Taking the in vitro analysis by Cortina into account, the above observations suggest that Eph B signaling seems to restrict the capacity of malignant cells for infiltrative growth by enforcing E-cadherin adhesion. In an Apc
Min/+ mouse model the EphB mediated compartmentalization was demonstrated to be a mechanism suppressing cancer progression . In a clinical study Eph B3 expression was significantly reduced in advanced Dukes’ stage tumor specimens . In vitro examinations of a colon cancer cell line (HT-29) demonstrated that Eph B3/EFN interaction potentiated junctional adhesion molecules ZO-1, E-cadherin and plakoglobin, which are representatives of tight junctions and desmosomes, respectively .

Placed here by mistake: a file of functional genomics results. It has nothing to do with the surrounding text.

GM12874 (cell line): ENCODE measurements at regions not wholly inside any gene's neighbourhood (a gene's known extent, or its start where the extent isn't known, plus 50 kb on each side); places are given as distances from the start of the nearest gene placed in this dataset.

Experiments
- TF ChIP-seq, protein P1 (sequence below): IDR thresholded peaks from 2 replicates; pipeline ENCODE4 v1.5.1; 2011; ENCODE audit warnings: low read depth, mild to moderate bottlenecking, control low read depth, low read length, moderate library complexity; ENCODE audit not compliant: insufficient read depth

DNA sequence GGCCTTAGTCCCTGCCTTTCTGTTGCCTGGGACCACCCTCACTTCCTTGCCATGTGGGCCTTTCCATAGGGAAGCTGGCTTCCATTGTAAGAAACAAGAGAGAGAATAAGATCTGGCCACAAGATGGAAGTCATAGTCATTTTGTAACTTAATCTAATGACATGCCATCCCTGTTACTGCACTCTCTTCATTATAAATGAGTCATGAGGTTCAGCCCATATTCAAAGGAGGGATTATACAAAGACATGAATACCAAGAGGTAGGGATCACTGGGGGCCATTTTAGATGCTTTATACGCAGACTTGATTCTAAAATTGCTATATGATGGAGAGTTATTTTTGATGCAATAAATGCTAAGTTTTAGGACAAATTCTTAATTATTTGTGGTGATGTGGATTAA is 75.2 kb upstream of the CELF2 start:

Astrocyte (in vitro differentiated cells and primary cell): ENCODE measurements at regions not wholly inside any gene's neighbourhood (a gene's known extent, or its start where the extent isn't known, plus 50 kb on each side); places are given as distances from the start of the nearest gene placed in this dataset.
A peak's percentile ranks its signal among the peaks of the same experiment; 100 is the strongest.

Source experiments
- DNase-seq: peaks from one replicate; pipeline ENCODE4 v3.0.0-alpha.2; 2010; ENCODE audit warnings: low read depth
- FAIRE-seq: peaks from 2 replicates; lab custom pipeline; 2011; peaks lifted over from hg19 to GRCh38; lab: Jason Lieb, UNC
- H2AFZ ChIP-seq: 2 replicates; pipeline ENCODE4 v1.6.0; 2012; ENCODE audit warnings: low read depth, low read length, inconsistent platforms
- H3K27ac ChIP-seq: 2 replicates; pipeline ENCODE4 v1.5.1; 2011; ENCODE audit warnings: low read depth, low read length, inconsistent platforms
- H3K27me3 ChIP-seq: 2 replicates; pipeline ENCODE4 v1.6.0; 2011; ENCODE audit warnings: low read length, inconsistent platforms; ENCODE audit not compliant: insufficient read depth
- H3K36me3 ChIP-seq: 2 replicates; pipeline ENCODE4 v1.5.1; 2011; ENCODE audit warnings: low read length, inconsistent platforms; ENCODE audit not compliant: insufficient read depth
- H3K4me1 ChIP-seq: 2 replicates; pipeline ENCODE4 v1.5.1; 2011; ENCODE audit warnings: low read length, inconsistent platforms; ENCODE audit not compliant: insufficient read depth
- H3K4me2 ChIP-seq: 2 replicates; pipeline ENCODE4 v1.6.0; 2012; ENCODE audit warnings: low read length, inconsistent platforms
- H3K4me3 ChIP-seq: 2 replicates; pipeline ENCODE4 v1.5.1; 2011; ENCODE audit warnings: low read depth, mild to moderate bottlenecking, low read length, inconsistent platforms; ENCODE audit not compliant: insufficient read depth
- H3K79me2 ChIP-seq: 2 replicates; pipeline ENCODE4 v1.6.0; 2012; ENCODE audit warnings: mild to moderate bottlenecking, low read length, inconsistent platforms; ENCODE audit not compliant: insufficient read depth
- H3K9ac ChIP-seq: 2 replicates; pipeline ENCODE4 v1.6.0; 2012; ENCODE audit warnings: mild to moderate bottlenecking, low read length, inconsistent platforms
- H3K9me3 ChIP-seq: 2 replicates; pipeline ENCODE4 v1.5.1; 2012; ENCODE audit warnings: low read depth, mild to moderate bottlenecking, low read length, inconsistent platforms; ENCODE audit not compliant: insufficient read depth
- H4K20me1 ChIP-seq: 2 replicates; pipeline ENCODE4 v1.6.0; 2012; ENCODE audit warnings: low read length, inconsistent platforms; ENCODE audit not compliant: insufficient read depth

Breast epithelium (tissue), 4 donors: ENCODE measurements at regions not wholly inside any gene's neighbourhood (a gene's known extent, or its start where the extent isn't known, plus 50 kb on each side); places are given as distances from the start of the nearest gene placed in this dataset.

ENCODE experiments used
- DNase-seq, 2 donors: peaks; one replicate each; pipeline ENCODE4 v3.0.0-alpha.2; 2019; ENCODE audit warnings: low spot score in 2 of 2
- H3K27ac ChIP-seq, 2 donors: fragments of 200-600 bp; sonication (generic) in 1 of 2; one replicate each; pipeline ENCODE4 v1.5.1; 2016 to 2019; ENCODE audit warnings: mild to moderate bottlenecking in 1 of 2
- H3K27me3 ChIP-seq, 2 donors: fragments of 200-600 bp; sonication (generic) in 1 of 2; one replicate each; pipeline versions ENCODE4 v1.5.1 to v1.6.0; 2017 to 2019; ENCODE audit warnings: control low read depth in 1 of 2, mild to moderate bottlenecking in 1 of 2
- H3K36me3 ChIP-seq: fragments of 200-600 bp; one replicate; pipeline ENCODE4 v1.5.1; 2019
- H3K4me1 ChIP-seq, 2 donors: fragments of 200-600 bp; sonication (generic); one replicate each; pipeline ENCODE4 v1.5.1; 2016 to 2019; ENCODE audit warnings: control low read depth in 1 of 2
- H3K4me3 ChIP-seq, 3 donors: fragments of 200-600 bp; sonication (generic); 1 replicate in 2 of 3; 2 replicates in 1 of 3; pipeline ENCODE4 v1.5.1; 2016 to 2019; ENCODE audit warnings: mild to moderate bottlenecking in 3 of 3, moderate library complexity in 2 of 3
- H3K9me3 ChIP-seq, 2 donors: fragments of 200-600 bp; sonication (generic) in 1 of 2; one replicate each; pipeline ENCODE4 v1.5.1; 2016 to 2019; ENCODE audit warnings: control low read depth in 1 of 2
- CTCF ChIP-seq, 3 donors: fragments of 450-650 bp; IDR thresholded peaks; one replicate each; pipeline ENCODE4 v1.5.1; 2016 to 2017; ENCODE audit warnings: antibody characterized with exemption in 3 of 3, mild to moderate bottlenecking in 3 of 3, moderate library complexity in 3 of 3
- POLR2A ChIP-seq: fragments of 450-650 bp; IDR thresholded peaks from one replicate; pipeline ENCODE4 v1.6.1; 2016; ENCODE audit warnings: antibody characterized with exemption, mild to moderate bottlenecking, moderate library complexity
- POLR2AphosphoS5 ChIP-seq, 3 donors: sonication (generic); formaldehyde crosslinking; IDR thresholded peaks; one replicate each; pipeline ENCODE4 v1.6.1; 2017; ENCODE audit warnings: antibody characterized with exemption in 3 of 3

In regard to the literature concerning the interaction between Eph B3 and E-cadherin, both proteins together have a significant tumor suppressor function. Comparable to the tumorigenesis of colon cancer we could show an altered Eph B3 and E-cadherin IHC activity of esophageal carcinoma compared to the normal mucosa and a reduced E-cadherin mRNA expression rate in esophageal carcinoma compared to normal mucosa. In the dysplasia-carcinoma sequence Eph B3 activity is reduced and E-cadherin is dissolved in the cytoplasm. Lack of E-cadherin-mediated adhesion correlates with the loss of epithelial morphology and the acquisition of mesenchymal characteristics. In our patients with esophageal cancer we could find a significant inverse correlation between a persisting simultaneous expression of Eph B3 and E-cadherin and depth of invasion and lymph node metastasis as the strongest predictive factors for long-term survival. Corresponding to colon cancer we assume from our findings an impact of Eph B3 on E-cadherin and reinforcement of the cell-cell-junctions in esophageal cancer.